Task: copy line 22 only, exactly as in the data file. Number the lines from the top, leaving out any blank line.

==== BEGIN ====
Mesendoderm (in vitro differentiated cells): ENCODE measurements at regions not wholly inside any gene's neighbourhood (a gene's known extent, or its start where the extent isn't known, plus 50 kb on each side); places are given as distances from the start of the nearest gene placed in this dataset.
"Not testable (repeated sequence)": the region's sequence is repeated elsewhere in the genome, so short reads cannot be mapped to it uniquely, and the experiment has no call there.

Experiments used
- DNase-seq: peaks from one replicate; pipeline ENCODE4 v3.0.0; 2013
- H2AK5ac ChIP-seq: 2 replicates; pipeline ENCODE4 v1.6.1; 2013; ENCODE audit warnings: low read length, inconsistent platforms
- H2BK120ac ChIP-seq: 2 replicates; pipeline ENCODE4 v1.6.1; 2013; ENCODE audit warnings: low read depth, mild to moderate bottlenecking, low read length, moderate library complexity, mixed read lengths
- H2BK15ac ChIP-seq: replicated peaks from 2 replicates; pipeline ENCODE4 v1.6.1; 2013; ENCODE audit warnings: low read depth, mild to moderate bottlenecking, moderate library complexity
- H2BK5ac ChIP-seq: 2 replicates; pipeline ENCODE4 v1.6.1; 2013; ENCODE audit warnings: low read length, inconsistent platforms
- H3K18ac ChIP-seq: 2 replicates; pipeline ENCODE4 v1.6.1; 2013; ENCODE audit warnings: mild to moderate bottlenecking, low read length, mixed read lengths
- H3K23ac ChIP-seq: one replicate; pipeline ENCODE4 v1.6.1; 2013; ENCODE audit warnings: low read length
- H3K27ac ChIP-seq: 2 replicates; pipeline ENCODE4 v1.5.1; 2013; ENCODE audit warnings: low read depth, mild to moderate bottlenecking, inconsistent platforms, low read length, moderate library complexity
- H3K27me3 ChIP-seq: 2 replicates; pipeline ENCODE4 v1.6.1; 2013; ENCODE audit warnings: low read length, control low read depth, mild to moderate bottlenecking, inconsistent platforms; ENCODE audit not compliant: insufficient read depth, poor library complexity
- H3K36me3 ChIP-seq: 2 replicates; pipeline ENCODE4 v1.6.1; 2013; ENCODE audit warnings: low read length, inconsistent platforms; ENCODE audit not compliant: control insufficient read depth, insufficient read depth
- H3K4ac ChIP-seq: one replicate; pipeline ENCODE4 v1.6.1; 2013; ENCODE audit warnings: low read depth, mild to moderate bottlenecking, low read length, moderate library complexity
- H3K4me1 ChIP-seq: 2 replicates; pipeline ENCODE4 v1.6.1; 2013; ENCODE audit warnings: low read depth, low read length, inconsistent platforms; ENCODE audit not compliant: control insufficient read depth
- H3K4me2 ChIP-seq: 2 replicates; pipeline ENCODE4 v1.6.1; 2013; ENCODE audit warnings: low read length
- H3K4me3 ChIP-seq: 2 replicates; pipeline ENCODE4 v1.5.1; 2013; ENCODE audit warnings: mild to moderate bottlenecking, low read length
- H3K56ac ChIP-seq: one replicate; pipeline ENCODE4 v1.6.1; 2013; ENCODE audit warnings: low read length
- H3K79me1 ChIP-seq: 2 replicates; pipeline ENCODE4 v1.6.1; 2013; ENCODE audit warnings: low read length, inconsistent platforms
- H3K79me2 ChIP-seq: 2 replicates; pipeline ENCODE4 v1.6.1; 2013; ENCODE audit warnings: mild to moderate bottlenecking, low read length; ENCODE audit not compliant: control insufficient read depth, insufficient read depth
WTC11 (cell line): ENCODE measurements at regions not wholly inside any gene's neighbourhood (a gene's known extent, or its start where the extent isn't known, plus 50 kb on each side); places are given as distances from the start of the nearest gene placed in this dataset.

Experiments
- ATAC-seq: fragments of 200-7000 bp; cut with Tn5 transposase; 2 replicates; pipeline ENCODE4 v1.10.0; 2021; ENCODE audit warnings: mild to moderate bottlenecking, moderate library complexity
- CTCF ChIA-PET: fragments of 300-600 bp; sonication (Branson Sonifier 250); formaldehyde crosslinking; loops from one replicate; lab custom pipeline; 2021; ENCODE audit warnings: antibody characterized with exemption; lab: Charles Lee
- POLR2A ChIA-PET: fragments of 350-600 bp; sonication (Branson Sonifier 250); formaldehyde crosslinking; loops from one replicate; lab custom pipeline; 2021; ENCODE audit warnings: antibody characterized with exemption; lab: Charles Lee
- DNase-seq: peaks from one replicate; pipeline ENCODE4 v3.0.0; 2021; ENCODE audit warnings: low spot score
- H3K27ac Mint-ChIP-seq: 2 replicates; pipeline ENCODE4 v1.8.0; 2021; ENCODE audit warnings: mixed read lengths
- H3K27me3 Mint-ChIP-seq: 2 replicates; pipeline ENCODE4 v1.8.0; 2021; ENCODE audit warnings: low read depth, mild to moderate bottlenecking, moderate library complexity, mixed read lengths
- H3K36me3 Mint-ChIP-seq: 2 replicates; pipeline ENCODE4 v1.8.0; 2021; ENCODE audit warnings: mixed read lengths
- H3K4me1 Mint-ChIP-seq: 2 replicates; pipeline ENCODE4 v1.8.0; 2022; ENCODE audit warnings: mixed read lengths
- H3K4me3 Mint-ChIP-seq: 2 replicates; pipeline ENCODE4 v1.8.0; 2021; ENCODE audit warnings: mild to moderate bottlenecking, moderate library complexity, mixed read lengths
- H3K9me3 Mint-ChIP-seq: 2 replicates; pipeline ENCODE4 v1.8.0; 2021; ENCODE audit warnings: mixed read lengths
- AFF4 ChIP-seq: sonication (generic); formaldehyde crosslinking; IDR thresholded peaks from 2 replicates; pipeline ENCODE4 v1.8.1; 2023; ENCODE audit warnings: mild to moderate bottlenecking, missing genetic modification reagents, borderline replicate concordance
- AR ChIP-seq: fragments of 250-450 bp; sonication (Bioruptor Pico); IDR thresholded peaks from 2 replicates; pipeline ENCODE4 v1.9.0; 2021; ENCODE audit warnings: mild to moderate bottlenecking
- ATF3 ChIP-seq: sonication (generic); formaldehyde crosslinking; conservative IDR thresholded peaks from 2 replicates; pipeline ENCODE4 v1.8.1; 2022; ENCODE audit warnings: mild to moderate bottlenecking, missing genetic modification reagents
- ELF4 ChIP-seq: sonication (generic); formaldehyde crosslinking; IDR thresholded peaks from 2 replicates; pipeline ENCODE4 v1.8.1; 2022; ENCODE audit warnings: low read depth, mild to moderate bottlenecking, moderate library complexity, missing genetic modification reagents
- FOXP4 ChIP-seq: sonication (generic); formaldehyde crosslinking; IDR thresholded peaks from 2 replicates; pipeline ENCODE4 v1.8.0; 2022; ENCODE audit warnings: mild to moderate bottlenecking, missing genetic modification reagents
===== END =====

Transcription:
Experiments